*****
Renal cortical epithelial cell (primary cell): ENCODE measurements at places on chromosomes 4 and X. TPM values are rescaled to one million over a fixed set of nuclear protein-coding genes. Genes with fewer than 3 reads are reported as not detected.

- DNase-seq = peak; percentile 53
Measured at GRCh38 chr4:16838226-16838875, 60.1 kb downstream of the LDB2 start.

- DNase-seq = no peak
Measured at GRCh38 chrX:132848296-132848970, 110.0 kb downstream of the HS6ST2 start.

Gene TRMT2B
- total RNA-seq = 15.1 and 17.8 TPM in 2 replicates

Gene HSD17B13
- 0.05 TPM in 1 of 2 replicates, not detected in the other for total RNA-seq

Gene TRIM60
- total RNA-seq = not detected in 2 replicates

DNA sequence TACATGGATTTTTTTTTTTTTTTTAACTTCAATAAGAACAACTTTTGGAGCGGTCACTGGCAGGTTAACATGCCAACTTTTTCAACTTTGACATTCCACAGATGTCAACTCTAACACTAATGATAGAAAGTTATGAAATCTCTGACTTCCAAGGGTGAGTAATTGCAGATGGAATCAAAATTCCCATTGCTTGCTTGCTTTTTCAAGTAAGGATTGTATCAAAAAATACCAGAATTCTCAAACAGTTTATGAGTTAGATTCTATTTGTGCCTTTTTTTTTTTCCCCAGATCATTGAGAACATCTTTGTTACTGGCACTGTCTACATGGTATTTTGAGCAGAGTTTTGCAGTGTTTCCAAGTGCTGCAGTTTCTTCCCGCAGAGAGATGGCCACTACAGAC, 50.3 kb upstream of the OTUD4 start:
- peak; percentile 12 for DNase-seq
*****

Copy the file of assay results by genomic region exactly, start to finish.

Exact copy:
Renal cortical epithelial cell (primary cell): ENCODE measurements at places on chromosomes 4 and X. TPM values are rescaled to one million over a fixed set of nuclear protein-coding genes. Genes with fewer than 3 reads are reported as not detected.

- DNase-seq = peak; percentile 53
Measured at GRCh38 chr4:16838226-16838875, 60.1 kb downstream of the LDB2 start.

- DNase-seq = no peak
Measured at GRCh38 chrX:132848296-132848970, 110.0 kb downstream of the HS6ST2 start.

Gene TRMT2B
- total RNA-seq = 15.1 and 17.8 TPM in 2 replicates

Gene HSD17B13
- 0.05 TPM in 1 of 2 replicates, not detected in the other for total RNA-seq

Gene TRIM60
- total RNA-seq = not detected in 2 replicates

DNA sequence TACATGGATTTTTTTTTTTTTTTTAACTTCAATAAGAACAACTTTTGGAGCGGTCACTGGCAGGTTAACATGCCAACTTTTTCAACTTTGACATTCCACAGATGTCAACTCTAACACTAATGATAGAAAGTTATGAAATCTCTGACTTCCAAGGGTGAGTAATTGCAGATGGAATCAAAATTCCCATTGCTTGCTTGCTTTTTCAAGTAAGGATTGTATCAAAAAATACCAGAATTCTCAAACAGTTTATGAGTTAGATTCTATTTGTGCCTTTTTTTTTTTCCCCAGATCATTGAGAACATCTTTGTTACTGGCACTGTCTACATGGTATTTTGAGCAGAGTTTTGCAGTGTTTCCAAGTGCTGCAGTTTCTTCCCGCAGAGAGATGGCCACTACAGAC, 50.3 kb upstream of the OTUD4 start:
- peak; percentile 12 for DNase-seq